Hahaha, of course! For the most part, I’ve been very much welcomed into the crazy cat person club. On occasion eyebrows are raised when I talk about how much I love my cat… I really, really love my cat. His face can be seen tattooed on my forearm. Those that are suspicious or think it’s too feminine are simply behind the times. Anyone who loves animals can readily identify with the feelings I have for my dude. I’d be lying if I didn’t say cat guys were in the minority, but I expect that to change over time.
We hope so! There’s so much that a cat adds to your life; it’d be so stupid to deny yourself that joy because of a label no one cares about in any way. So for all of the novice pet photographers out there, what advice would you give to someone who wants to take a great photo of their pet?
One of the first tips I give to people is to get on the same level as their animal. We’re so accustomed to seeing life from a fixed perspective many feet off the ground. Getting down on the floor and snapping photos offers up an entirely different viewpoint and can make for some really cool photos. It’s also a good idea to have decent light wherever you’re taking photos unless you know how to utilize a flash. And personally, I don’t like “setting up” shots. My best photos are all candid. My cat seems to be extremely perceptive, and whenever I attempt to achieve something very specific with a photo, he knows how to do the exact opposite.
That sounds very much like every cat I have ever met. In addition to supporting yourself as a pet photographer, you’re very active in the animal community, which we love. The very best people working in the cat world have one foot pretty firmly planted in animal welfare. Would you like to talk about any of your charity work?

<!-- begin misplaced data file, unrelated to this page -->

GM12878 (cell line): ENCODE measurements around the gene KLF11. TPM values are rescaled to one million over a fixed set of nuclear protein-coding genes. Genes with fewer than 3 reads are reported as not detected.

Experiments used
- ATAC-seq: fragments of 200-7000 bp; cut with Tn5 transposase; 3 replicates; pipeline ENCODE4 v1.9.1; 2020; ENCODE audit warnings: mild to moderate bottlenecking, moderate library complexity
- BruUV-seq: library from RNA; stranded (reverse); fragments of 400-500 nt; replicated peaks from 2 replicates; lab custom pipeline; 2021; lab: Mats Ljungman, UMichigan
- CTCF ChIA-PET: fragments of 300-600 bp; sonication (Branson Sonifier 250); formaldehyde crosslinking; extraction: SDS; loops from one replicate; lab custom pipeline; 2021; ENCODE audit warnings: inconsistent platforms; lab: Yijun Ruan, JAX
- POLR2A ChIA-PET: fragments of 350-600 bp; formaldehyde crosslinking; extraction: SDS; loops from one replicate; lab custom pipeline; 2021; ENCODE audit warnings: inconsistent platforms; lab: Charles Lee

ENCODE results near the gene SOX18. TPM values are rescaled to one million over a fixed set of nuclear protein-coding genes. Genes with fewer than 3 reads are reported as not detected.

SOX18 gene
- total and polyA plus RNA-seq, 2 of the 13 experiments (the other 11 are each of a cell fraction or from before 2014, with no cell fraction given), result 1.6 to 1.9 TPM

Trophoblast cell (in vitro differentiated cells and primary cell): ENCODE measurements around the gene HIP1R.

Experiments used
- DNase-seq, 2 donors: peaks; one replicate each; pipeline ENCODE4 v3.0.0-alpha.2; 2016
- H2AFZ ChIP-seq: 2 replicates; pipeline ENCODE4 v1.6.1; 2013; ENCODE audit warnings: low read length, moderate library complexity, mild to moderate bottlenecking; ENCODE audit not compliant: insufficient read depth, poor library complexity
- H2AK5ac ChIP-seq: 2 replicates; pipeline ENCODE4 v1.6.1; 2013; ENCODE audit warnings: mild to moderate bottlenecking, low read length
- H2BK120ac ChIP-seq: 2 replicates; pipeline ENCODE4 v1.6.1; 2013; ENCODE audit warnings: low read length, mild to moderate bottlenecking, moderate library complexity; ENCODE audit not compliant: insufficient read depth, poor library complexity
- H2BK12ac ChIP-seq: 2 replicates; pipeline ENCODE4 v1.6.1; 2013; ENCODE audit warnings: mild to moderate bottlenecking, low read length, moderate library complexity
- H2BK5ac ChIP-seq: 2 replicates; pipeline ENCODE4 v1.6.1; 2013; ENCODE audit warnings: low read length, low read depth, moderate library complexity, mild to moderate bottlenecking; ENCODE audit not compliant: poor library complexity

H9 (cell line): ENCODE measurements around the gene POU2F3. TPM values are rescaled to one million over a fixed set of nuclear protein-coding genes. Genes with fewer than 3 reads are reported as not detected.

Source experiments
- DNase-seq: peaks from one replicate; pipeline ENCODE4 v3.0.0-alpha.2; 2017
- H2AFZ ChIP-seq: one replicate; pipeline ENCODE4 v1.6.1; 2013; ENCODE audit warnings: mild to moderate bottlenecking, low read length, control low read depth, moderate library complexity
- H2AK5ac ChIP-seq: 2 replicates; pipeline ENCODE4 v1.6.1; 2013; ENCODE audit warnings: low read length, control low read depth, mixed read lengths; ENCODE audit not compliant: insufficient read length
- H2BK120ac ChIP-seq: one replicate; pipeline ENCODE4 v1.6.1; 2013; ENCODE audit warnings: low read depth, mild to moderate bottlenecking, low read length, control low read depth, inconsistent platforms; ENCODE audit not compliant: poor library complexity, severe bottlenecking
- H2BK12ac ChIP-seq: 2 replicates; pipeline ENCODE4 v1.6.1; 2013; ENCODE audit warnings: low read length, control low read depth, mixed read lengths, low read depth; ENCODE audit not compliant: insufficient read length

Sure! I’ve done a few photo contributions to organizations, either to be auctioned off or to raise awareness to a cause through social media. About a year and a half ago I put out a “Snug Life” shirt to raise money for the Cat Town Café and Adoption Center in Oakland, which was the first of its kind in the United States. More recently, my sister and I have developed a clothing line to benefit all kinds of animals in need. It’s called “A IS FOR ANIMALS” and runs through the alphabet, pairing a letter to an animal (B is for Bears, C is for Cats, etc.). So far we’ve only released two shirts, but have many more designs ready to be printed. You can check out the website at aisforanimals.org.
Andrew Marttila will be at the Cat Connection on April 23, 2016! Sessions are $50 for 20 minutes and are for one cat (additional cats require additional sessions), and 50% of the proceeds will be donated to a local animal charity. Sessions are limited, so please email firstname.lastname@example.org to inquire about availability.